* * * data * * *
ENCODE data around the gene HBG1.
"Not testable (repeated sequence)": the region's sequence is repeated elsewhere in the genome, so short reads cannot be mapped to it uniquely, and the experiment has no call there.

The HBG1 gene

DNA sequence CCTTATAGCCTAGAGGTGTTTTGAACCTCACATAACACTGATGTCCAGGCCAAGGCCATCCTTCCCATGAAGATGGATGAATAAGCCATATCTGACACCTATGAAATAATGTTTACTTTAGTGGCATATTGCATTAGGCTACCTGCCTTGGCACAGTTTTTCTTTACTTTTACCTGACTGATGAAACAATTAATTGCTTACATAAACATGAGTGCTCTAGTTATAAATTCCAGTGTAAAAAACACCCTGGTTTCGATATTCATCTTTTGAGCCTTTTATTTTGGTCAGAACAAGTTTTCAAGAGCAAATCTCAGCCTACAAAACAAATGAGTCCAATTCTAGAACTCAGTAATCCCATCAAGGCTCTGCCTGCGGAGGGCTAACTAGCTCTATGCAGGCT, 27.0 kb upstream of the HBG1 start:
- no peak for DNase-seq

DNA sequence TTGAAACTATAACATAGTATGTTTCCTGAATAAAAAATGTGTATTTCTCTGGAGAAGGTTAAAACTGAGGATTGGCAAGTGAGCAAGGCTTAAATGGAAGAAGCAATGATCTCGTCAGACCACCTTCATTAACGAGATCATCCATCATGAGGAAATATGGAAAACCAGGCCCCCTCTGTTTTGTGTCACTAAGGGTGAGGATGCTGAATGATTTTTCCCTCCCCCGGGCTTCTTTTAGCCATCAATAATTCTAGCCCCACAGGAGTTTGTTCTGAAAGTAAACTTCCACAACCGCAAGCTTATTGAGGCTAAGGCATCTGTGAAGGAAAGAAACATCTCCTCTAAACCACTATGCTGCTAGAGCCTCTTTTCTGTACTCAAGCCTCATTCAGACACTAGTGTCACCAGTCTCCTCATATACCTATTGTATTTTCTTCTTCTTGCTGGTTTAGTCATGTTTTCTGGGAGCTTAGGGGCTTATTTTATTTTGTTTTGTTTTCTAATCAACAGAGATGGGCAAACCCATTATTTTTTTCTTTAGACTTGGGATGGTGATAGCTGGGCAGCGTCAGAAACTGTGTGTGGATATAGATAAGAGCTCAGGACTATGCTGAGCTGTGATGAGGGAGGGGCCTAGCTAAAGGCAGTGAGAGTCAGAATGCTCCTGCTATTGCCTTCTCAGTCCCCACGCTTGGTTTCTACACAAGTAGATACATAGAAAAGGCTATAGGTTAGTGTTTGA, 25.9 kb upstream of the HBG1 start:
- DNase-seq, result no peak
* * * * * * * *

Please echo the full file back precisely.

ENCODE data around the gene HBG1.
"Not testable (repeated sequence)": the region's sequence is repeated elsewhere in the genome, so short reads cannot be mapped to it uniquely, and the experiment has no call there.

The HBG1 gene

DNA sequence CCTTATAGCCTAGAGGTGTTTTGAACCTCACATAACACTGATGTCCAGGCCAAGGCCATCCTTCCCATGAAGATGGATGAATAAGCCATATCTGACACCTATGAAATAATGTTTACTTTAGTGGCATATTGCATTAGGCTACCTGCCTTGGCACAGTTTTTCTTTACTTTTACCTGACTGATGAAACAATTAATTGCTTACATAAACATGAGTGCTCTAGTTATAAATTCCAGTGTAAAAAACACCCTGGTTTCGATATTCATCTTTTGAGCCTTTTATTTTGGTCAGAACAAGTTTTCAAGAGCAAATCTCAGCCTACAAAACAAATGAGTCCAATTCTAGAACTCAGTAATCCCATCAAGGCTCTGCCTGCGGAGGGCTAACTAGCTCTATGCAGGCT, 27.0 kb upstream of the HBG1 start:
- no peak for DNase-seq

DNA sequence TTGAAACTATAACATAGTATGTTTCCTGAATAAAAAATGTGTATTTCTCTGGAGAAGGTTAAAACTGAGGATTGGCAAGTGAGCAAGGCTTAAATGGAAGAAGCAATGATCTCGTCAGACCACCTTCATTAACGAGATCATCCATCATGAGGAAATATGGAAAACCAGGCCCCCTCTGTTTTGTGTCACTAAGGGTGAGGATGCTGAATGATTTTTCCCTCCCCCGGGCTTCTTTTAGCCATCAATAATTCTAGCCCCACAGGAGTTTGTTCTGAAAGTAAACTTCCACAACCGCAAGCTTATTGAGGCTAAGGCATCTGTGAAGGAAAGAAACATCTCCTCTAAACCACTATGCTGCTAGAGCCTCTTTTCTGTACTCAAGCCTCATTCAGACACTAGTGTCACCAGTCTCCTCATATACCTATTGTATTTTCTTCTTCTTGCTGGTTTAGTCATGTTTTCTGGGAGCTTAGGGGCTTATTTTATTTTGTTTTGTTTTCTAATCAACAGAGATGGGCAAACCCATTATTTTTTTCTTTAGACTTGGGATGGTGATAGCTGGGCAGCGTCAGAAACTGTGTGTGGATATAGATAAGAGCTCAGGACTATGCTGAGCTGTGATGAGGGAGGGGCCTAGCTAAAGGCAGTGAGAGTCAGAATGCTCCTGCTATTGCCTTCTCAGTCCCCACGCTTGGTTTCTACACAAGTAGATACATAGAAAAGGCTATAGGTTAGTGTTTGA, 25.9 kb upstream of the HBG1 start:
- DNase-seq, result no peak